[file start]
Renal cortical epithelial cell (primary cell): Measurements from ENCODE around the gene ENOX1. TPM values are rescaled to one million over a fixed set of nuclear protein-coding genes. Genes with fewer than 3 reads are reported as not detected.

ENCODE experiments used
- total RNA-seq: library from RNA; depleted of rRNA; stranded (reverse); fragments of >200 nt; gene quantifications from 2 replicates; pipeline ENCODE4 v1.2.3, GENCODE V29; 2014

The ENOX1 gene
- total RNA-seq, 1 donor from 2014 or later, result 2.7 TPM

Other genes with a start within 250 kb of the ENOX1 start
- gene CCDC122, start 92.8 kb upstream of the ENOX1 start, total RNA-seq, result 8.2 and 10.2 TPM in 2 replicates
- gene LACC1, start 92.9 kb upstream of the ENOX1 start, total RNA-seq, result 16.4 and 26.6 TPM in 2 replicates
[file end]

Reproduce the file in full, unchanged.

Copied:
Renal cortical epithelial cell (primary cell): Measurements from ENCODE around the gene ENOX1. TPM values are rescaled to one million over a fixed set of nuclear protein-coding genes. Genes with fewer than 3 reads are reported as not detected.

ENCODE experiments used
- total RNA-seq: library from RNA; depleted of rRNA; stranded (reverse); fragments of >200 nt; gene quantifications from 2 replicates; pipeline ENCODE4 v1.2.3, GENCODE V29; 2014

The ENOX1 gene
- total RNA-seq, 1 donor from 2014 or later, result 2.7 TPM

Other genes with a start within 250 kb of the ENOX1 start
- gene CCDC122, start 92.8 kb upstream of the ENOX1 start, total RNA-seq, result 8.2 and 10.2 TPM in 2 replicates
- gene LACC1, start 92.9 kb upstream of the ENOX1 start, total RNA-seq, result 16.4 and 26.6 TPM in 2 replicates